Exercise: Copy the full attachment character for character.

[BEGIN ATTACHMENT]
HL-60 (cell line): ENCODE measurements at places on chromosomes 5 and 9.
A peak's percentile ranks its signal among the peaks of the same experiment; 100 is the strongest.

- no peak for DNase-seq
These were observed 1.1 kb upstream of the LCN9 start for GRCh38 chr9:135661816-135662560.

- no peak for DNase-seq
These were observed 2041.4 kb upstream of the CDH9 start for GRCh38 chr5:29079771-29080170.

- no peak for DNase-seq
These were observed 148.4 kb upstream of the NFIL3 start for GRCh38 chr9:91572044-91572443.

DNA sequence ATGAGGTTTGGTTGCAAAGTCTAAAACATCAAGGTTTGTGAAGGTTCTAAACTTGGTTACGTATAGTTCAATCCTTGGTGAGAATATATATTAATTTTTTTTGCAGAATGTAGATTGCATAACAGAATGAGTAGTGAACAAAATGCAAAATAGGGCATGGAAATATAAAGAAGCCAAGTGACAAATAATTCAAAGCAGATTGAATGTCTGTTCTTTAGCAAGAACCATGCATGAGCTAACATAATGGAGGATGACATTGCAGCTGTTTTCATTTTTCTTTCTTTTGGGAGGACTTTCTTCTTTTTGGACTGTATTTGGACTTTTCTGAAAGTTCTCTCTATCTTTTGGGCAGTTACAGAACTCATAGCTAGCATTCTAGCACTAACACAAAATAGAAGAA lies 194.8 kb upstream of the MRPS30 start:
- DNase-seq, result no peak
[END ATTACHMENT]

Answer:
HL-60 (cell line): ENCODE measurements at places on chromosomes 5 and 9.
A peak's percentile ranks its signal among the peaks of the same experiment; 100 is the strongest.

- no peak for DNase-seq
These were observed 1.1 kb upstream of the LCN9 start for GRCh38 chr9:135661816-135662560.

- no peak for DNase-seq
These were observed 2041.4 kb upstream of the CDH9 start for GRCh38 chr5:29079771-29080170.

- no peak for DNase-seq
These were observed 148.4 kb upstream of the NFIL3 start for GRCh38 chr9:91572044-91572443.

DNA sequence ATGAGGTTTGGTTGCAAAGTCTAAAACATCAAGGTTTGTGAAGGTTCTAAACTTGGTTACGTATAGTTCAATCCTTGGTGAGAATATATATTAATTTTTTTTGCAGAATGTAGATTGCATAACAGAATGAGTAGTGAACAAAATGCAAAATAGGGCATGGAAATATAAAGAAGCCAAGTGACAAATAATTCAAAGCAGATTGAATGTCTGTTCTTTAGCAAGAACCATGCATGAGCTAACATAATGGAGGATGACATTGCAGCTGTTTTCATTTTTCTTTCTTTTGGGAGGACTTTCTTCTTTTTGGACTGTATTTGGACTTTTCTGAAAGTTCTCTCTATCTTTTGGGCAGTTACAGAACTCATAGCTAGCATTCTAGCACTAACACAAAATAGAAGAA lies 194.8 kb upstream of the MRPS30 start:
- DNase-seq, result no peak